(NewsNation) — As Americans continue to grapple with high inflation, health experts say more patients are putting off medical care, something they fear could lead to worse health outcomes over time.
Today’s financial concerns are just the latest setback highlighting a problem that began three years ago when millions were forced to cancel doctor appointments and preventative screenings due to the coronavirus.
“The patients that are coming in have delayed care and so they’re actually sicker than what we were experiencing prior to the pandemic,” said Dr. Laura Zimmermann, the division chief of general internal medicine at Rush University Medical Center in Chicago.
Now, Zimmermann says more people are postponing care due to cost specifically. It’s a trend that’s been observed in recent surveys.
The percentage of Americans putting off health care due to cost hit a record high (40%) in a recent Gallup poll. Additionally, 28% of consumers said they feel less prepared for unexpected medical costs than they did a year ago, according to a separate study in November from Deloitte Insights.
Asif Dhar studies health trends as Deloitte’s vice chair and U.S. life sciences and health care industry leader. He’s worried the rising cost of nutritious food and skyrocketing rent prices could exacerbate medical problems on top of delayed care.
“As people have more challenges with their basic needs that drive health, then health care becomes more needed,” Dhar said.
In other words, Americans may be getting priced out of care precisely when they need it most.
That reality may end up costing patients and health systems more in the long run, particularly if serious diseases such as cancer go undiagnosed.
“If you let it go … the more expensive it gets, the harder it is to treat and the worse the survival rates,” Dhar said.
During the coronavirus, millions of appointments for cancer screenings were missed or canceled, according to the American Cancer Society’s latest annual report.
Although it’s still too soon to know how many excess deaths that interruption caused — or whether inflation could have a similar impact — some models have predicted a significant increase in late-stage diagnoses and deaths due to pandemic-driven delays.
Historically, the cost of medical care has outpaced prices in the rest of the economy, but over the last year, medical costs increased much more slowly than overall inflation, according to the latest Consumer Price Index.
But inflation can make going to the doctor more expensive in other ways. When money is tight, people may be less willing to take time off of work or pay for the gas it takes to drive to an appointment.
The problem may be especially pronounced for rural Americans, who tend to travel farther, in some cases multiple hours, for basic medical care.
“A lot of times people are waiting until the last possible moment to seek medical care because the perceived benefit does not outweigh the economic cost of seeking that care,” Zimmermann said.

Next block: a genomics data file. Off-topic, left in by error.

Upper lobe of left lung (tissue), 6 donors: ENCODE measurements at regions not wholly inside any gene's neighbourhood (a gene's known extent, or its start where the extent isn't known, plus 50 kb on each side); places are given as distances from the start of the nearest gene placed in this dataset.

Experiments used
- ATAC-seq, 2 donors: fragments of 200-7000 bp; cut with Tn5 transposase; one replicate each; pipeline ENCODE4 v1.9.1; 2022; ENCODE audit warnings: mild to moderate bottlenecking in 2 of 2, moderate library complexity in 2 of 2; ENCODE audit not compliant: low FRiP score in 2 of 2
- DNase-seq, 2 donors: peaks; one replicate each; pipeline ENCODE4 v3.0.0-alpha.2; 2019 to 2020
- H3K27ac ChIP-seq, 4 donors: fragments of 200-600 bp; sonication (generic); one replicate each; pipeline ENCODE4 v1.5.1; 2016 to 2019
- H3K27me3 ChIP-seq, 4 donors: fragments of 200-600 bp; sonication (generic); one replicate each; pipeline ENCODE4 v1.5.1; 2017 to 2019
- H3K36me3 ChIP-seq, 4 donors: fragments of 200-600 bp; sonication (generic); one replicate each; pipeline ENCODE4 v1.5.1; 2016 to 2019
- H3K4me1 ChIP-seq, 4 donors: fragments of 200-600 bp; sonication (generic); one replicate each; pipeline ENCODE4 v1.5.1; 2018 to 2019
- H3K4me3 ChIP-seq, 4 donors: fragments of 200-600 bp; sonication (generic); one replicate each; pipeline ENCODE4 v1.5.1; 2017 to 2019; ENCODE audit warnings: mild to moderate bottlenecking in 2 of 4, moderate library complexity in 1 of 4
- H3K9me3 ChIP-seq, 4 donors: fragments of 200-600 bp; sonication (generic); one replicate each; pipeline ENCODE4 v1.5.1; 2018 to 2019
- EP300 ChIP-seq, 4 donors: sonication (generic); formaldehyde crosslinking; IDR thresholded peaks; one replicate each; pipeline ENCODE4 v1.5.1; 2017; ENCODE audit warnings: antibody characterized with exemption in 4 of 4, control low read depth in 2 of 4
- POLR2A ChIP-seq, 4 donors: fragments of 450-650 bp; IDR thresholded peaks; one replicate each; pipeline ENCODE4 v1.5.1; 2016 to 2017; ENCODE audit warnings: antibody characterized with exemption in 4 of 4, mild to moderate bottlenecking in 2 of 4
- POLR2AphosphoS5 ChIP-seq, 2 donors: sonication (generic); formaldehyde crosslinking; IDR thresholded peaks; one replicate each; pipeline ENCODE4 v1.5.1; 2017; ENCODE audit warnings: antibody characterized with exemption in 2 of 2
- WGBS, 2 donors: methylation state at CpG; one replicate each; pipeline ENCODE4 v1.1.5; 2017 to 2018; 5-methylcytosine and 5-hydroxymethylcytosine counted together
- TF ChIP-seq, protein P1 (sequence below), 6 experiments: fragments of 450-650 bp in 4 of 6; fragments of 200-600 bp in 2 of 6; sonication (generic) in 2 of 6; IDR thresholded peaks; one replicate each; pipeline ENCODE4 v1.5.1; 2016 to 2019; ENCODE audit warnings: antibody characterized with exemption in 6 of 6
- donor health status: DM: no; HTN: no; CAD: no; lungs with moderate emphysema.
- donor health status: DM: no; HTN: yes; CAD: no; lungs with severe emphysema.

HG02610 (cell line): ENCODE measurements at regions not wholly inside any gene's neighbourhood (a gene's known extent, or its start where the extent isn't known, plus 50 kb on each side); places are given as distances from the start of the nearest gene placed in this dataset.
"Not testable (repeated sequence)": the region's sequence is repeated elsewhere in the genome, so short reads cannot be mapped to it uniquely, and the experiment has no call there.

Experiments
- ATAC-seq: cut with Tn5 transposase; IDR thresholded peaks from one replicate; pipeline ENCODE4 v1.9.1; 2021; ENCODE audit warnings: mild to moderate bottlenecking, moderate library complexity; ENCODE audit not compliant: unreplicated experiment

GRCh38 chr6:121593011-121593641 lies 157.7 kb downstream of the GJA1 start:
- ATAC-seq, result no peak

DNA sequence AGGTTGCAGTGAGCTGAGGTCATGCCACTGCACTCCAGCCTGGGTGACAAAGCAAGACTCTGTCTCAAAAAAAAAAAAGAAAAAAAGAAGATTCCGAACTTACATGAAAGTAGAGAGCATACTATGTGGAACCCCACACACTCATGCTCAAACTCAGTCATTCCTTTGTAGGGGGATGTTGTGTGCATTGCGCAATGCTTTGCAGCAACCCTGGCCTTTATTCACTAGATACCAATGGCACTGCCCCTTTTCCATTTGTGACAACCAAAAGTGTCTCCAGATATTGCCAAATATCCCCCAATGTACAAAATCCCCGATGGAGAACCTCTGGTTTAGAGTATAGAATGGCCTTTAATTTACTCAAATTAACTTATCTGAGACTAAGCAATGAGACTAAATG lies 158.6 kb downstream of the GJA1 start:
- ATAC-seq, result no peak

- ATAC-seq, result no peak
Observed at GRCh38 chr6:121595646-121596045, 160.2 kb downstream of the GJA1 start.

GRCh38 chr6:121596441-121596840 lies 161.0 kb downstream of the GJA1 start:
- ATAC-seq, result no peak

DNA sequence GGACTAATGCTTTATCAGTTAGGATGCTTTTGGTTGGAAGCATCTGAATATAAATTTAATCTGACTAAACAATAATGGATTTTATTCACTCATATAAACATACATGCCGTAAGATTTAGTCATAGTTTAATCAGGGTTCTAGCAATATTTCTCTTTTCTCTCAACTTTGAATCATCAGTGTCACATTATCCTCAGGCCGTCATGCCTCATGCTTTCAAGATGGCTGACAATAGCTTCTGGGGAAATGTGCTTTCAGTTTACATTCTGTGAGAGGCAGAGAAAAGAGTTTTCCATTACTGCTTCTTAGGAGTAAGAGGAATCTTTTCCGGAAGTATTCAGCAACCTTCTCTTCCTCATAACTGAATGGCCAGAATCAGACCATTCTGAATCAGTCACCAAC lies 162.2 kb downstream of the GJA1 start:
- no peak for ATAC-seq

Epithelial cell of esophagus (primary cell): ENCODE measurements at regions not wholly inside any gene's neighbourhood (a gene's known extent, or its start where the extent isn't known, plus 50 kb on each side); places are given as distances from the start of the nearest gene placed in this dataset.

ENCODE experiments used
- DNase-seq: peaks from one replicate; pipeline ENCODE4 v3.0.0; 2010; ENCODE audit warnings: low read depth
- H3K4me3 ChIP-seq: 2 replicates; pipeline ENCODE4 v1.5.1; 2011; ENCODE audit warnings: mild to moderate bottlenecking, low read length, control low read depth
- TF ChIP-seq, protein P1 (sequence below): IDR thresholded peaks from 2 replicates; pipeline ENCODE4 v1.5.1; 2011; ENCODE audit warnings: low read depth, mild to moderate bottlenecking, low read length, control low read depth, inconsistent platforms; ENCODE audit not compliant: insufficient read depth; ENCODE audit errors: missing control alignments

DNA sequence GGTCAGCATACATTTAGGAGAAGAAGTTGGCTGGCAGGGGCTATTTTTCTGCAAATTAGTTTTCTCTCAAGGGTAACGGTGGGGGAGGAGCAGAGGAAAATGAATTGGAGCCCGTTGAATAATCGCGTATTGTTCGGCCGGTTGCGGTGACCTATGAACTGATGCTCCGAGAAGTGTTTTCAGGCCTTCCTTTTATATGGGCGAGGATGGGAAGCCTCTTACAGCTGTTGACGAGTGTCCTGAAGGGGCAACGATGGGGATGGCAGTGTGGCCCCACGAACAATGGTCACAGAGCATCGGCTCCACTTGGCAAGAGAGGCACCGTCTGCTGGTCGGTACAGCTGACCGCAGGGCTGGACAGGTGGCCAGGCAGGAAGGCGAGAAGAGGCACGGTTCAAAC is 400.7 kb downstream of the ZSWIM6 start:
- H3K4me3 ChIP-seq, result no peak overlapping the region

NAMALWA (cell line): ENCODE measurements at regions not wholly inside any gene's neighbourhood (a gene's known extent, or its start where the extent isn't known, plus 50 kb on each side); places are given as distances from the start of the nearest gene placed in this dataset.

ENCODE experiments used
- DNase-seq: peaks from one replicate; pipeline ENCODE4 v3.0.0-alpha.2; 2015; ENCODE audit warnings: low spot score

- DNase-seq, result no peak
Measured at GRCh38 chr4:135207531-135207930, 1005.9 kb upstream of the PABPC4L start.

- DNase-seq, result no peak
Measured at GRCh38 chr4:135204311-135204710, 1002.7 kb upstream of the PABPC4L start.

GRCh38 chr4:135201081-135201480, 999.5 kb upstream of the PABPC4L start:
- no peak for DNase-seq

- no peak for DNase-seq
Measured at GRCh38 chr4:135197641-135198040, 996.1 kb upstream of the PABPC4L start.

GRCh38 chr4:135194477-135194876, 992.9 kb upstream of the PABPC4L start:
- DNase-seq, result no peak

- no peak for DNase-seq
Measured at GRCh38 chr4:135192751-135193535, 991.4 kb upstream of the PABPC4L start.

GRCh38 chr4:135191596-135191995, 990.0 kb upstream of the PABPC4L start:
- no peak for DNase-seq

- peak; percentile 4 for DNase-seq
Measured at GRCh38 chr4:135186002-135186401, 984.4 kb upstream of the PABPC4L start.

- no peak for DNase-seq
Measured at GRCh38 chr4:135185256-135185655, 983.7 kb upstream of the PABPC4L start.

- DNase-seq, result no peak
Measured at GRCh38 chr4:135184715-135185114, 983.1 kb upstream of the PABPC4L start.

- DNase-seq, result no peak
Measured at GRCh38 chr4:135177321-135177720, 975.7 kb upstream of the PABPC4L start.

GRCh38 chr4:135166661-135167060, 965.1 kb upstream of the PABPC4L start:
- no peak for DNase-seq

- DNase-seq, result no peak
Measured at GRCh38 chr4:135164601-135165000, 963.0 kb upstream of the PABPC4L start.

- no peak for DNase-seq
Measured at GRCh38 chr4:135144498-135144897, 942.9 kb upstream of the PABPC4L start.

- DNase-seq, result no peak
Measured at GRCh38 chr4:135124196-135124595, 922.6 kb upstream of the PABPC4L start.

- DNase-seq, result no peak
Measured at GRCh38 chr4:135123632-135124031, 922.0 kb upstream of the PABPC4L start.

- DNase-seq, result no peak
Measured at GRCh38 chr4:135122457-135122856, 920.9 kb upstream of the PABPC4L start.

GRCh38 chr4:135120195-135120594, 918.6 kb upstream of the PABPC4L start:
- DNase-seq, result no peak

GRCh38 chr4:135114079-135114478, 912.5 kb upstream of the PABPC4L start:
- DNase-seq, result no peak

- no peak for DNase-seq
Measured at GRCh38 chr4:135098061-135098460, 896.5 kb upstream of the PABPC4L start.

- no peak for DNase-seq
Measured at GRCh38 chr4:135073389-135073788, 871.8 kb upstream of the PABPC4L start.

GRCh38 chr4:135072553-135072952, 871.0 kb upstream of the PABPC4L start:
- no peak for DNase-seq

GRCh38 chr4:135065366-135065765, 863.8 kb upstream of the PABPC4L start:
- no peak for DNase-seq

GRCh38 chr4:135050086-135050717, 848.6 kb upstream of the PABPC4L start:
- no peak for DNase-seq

Other health advocates NewsNation spoke to believe unclear pricing has made the problem worse.
“We (humans) naturally fear the unknown. … We don’t know what the cost might be associated with (medical care) and out of that fear it’s completely natural that we would avoid the situation,” said Nicole Broadhurst, a patient advocate and the founder of Tennessee Health Advocates.
Things like groceries are clearly marked and allow consumers to make informed decisions on the spot. However, medical costs can be the exact opposite, and many are choosing the devil they know over the devil they don’t.
In a survey last year, 44% of participants said they avoided health care services because they didn’t know the cost, up from 25% the year prior.
Two years ago, a new hospital transparency rule took effect that was supposed to provide consumers with clear, accessible pricing information. But recent studies suggest hospitals have been slow to comply.
An analysis published in January found only 19% of the hospitals studied fully satisfied the Centers for Medicare and Medicaid Services (CMS) rule, which requires hospitals to post estimated costs for standard health care services. Other studies have found broader compliance (closer to 70%) pertaining to transparency requirements on hospital websites.
Despite the slow rollout, data suggests CMS has been reluctant to levy fines. To date, just two hospitals have been fined for violating the transparency rules.
There are a few ways patients can mitigate health care sticker shock.
Broadhurst recommends being proactive and asking additional questions before agreeing to costly diagnostic tests: “Will the results of this test affect my plan of care?” and “What are the consequences if I don’t do this?”
In some cases, she says it’s cheaper to pay for health services and prescriptions in cash even if you have insurance. That option can spare consumers the headache of confusing billing practices on the backend.
Dr. Zimmermann also recommended asking for generic drugs when it comes to medication, which are often more affordable and just as effective as newer, name-brand alternatives.